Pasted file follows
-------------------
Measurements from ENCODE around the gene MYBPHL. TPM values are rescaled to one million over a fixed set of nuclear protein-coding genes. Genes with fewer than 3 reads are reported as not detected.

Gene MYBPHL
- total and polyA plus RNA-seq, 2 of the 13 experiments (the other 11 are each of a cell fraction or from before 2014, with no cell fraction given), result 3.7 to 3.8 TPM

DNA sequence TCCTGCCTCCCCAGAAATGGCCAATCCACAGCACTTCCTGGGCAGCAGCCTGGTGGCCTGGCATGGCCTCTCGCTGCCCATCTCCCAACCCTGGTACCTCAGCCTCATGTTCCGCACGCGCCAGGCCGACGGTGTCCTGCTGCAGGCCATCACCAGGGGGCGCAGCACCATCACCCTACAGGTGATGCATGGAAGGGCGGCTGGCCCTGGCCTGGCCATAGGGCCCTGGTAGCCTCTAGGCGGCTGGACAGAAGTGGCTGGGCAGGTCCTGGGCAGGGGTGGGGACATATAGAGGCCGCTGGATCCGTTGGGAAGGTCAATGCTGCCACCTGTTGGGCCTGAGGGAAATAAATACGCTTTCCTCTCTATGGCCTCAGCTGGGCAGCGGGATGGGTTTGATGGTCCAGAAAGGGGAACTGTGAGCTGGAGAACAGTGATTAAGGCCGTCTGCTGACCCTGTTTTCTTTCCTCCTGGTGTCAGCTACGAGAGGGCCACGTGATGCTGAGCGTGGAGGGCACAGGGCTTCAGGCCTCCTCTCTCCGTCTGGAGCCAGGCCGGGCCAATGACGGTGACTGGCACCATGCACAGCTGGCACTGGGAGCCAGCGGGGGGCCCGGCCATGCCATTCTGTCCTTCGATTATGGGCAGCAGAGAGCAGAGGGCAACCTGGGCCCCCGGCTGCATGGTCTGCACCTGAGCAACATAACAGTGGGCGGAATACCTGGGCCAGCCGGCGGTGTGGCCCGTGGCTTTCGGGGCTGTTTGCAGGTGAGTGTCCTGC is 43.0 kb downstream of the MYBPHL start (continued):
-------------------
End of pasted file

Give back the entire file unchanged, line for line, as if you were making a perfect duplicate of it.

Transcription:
Measurements from ENCODE around the gene MYBPHL. TPM values are rescaled to one million over a fixed set of nuclear protein-coding genes. Genes with fewer than 3 reads are reported as not detected.

Gene MYBPHL
- total and polyA plus RNA-seq, 2 of the 13 experiments (the other 11 are each of a cell fraction or from before 2014, with no cell fraction given), result 3.7 to 3.8 TPM

DNA sequence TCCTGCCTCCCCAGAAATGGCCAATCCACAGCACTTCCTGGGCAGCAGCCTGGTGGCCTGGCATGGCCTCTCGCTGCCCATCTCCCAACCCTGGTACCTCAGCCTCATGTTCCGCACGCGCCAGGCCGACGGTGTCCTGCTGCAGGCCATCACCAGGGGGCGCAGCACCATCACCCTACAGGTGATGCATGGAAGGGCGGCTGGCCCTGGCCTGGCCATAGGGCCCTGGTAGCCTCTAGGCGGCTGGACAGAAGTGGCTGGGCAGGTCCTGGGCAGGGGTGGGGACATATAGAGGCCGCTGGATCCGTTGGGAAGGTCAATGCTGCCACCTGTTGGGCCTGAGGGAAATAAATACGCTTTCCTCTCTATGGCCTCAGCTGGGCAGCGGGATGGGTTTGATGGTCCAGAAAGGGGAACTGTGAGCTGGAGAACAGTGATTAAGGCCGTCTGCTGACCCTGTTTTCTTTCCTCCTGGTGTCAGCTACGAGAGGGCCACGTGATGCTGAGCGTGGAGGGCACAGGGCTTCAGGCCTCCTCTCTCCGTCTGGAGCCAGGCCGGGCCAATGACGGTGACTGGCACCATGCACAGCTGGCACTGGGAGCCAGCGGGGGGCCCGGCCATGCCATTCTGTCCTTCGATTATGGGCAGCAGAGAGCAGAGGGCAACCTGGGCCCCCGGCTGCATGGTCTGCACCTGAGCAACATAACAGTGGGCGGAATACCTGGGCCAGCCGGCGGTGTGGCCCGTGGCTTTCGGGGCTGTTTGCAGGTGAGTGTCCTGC is 43.0 kb downstream of the MYBPHL start (continued):